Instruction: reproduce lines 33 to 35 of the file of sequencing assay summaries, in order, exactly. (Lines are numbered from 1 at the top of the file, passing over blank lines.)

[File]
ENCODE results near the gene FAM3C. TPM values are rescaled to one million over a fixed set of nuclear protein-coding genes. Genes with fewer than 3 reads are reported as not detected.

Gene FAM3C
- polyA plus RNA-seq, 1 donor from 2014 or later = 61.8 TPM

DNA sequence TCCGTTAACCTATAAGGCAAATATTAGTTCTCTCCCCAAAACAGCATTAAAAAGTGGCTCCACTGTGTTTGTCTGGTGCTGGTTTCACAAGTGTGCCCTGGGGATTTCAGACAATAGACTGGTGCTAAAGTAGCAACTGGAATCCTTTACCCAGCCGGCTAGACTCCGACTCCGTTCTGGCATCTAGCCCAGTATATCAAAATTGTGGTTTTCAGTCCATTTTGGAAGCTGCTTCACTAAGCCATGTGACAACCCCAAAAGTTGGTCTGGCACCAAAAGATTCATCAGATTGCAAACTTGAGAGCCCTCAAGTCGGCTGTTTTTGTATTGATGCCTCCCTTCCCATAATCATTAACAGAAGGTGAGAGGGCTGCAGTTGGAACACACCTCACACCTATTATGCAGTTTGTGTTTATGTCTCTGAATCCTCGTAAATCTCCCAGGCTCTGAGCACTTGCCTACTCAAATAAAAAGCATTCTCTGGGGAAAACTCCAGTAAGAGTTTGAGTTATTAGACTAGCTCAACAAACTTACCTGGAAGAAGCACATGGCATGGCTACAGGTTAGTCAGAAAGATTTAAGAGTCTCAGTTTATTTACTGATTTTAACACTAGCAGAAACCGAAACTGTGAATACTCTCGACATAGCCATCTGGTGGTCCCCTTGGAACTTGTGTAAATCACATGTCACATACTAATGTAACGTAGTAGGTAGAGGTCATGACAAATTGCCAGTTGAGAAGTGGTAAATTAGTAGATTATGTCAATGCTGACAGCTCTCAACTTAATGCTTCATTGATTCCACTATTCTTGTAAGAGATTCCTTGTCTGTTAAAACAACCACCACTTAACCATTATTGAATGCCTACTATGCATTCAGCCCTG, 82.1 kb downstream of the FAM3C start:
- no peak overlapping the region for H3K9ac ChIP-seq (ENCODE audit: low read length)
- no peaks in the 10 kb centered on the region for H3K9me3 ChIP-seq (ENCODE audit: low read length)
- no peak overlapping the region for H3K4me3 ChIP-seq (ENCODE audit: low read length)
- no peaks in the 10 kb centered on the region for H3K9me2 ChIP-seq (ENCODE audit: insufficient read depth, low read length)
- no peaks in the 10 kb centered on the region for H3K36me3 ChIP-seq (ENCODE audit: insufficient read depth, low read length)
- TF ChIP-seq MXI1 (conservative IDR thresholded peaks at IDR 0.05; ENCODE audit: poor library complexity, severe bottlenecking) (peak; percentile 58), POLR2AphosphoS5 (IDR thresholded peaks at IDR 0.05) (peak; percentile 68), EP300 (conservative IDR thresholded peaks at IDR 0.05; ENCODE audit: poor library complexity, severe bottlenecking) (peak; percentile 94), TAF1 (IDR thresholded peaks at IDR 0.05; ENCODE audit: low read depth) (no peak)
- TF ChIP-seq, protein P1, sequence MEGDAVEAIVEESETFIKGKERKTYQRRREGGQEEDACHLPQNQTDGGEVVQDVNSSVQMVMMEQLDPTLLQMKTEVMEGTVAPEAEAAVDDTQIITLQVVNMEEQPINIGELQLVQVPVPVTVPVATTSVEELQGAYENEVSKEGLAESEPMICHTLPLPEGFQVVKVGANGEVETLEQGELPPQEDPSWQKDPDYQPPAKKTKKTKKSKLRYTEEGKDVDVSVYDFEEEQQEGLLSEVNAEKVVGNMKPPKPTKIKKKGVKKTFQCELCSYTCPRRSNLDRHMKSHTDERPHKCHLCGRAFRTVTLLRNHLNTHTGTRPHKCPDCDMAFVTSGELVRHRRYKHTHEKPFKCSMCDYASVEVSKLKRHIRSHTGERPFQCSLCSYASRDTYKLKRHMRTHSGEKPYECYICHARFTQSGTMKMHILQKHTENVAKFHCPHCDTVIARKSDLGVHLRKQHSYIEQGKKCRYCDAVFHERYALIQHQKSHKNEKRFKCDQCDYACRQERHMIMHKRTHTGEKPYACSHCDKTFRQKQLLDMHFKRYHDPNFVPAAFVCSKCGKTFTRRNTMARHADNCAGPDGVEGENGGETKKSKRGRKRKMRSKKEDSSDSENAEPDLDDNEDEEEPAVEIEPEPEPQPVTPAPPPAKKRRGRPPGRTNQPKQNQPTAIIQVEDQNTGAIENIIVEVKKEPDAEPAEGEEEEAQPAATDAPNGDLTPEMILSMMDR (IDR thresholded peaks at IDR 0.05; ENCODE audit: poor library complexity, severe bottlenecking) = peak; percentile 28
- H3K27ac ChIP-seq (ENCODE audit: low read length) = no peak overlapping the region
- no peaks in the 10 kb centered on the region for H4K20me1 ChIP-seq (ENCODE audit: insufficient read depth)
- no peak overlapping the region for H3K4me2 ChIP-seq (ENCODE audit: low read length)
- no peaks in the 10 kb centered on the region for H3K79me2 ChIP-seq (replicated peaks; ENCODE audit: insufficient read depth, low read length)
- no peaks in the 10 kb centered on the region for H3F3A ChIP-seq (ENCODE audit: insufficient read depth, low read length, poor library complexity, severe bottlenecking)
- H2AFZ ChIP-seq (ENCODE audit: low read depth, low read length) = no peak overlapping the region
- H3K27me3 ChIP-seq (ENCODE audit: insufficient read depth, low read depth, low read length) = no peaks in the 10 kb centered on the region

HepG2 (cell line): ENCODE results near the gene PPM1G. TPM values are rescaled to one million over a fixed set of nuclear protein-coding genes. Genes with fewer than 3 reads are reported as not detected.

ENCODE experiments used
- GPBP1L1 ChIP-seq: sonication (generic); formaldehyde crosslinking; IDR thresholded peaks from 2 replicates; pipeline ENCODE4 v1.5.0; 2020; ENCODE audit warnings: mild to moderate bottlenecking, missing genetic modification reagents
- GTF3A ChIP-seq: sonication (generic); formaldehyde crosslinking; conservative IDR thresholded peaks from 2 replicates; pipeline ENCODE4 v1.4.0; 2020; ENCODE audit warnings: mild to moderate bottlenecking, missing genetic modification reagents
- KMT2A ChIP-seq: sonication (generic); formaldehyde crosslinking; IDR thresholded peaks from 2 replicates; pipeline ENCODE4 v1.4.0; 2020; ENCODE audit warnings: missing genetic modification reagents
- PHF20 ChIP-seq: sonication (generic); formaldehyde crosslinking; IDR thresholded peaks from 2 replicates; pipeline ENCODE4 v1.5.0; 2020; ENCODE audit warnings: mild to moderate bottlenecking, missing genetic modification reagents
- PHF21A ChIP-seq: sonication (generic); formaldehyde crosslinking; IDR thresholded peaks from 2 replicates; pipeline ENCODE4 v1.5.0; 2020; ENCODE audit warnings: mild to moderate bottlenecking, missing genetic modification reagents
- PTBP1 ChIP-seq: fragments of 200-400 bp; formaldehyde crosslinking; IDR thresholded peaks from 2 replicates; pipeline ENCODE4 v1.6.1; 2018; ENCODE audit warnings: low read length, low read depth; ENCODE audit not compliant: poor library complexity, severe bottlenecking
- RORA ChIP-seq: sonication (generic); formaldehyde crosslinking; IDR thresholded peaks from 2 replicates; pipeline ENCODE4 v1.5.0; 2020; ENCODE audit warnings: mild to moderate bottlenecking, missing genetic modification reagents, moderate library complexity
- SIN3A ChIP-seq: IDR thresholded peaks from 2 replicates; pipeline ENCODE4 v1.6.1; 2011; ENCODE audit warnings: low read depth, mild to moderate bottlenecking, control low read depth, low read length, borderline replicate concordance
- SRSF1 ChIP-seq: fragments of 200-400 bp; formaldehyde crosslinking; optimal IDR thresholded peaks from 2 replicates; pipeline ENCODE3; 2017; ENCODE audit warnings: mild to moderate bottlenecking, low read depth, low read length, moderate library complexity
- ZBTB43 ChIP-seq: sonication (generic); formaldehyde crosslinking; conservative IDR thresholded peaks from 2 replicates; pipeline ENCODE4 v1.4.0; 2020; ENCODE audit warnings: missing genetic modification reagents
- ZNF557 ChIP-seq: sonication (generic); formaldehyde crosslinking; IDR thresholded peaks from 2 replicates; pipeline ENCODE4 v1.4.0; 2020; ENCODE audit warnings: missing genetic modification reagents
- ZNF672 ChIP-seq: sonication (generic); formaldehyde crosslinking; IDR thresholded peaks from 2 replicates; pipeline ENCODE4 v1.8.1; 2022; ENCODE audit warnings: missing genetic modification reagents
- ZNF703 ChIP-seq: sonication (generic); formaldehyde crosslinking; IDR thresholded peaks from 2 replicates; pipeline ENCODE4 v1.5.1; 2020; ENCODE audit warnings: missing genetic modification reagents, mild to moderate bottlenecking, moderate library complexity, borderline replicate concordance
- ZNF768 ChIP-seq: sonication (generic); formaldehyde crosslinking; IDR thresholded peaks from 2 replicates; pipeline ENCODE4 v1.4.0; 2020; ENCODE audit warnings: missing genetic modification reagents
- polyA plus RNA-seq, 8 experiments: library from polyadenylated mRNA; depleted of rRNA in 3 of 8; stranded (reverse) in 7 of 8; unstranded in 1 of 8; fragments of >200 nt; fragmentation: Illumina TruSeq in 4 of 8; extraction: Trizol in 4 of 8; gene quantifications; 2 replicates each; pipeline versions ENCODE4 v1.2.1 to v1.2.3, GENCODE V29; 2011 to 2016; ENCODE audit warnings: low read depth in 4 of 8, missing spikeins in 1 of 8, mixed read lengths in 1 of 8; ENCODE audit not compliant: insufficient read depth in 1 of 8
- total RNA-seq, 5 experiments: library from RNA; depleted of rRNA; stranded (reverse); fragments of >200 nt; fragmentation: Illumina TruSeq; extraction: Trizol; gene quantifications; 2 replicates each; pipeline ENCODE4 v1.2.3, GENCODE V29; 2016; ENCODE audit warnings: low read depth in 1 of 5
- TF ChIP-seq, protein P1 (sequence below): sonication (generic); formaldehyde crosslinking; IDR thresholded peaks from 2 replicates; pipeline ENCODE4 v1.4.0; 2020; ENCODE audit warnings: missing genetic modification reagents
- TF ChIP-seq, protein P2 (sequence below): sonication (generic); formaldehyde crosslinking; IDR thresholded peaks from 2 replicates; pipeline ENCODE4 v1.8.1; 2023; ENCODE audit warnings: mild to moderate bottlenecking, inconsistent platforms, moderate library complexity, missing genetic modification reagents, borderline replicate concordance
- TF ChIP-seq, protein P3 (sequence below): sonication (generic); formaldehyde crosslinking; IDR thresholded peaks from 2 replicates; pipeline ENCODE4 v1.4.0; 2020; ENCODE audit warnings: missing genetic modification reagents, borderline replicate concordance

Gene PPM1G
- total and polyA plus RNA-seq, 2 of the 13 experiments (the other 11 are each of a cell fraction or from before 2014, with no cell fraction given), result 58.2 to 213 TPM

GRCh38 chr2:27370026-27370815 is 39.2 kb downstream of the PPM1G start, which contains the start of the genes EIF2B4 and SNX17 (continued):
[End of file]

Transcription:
- ZNF703 ChIP-seq: sonication (generic); formaldehyde crosslinking; IDR thresholded peaks from 2 replicates; pipeline ENCODE4 v1.5.1; 2020; ENCODE audit warnings: missing genetic modification reagents, mild to moderate bottlenecking, moderate library complexity, borderline replicate concordance
- ZNF768 ChIP-seq: sonication (generic); formaldehyde crosslinking; IDR thresholded peaks from 2 replicates; pipeline ENCODE4 v1.4.0; 2020; ENCODE audit warnings: missing genetic modification reagents
- polyA plus RNA-seq, 8 experiments: library from polyadenylated mRNA; depleted of rRNA in 3 of 8; stranded (reverse) in 7 of 8; unstranded in 1 of 8; fragments of >200 nt; fragmentation: Illumina TruSeq in 4 of 8; extraction: Trizol in 4 of 8; gene quantifications; 2 replicates each; pipeline versions ENCODE4 v1.2.1 to v1.2.3, GENCODE V29; 2011 to 2016; ENCODE audit warnings: low read depth in 4 of 8, missing spikeins in 1 of 8, mixed read lengths in 1 of 8; ENCODE audit not compliant: insufficient read depth in 1 of 8